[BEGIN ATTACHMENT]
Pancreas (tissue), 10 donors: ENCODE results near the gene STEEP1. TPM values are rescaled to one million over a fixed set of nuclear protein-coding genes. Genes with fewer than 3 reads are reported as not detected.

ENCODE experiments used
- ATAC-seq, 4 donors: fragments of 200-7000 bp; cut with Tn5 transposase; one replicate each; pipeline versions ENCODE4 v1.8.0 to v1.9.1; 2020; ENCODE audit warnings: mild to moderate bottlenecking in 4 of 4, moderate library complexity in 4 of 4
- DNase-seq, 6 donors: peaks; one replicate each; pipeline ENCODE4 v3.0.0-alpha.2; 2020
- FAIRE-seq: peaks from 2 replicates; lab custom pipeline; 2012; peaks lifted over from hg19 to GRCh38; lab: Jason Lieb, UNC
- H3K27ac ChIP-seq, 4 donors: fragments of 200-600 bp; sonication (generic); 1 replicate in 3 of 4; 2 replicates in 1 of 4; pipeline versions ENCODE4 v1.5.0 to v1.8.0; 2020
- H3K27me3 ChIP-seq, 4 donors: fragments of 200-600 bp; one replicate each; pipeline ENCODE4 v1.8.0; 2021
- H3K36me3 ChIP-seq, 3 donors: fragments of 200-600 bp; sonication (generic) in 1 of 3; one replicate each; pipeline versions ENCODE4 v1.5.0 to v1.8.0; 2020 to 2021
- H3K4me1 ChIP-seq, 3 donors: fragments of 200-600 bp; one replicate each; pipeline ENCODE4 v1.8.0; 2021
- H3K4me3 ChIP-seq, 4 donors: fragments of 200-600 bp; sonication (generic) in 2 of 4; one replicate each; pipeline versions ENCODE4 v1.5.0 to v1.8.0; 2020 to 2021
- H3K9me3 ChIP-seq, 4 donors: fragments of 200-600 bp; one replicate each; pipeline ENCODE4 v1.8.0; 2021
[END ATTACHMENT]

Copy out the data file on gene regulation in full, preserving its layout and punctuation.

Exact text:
Pancreas (tissue), 10 donors: ENCODE results near the gene STEEP1. TPM values are rescaled to one million over a fixed set of nuclear protein-coding genes. Genes with fewer than 3 reads are reported as not detected.

ENCODE experiments used
- ATAC-seq, 4 donors: fragments of 200-7000 bp; cut with Tn5 transposase; one replicate each; pipeline versions ENCODE4 v1.8.0 to v1.9.1; 2020; ENCODE audit warnings: mild to moderate bottlenecking in 4 of 4, moderate library complexity in 4 of 4
- DNase-seq, 6 donors: peaks; one replicate each; pipeline ENCODE4 v3.0.0-alpha.2; 2020
- FAIRE-seq: peaks from 2 replicates; lab custom pipeline; 2012; peaks lifted over from hg19 to GRCh38; lab: Jason Lieb, UNC
- H3K27ac ChIP-seq, 4 donors: fragments of 200-600 bp; sonication (generic); 1 replicate in 3 of 4; 2 replicates in 1 of 4; pipeline versions ENCODE4 v1.5.0 to v1.8.0; 2020
- H3K27me3 ChIP-seq, 4 donors: fragments of 200-600 bp; one replicate each; pipeline ENCODE4 v1.8.0; 2021
- H3K36me3 ChIP-seq, 3 donors: fragments of 200-600 bp; sonication (generic) in 1 of 3; one replicate each; pipeline versions ENCODE4 v1.5.0 to v1.8.0; 2020 to 2021
- H3K4me1 ChIP-seq, 3 donors: fragments of 200-600 bp; one replicate each; pipeline ENCODE4 v1.8.0; 2021
- H3K4me3 ChIP-seq, 4 donors: fragments of 200-600 bp; sonication (generic) in 2 of 4; one replicate each; pipeline versions ENCODE4 v1.5.0 to v1.8.0; 2020 to 2021
- H3K9me3 ChIP-seq, 4 donors: fragments of 200-600 bp; one replicate each; pipeline ENCODE4 v1.8.0; 2021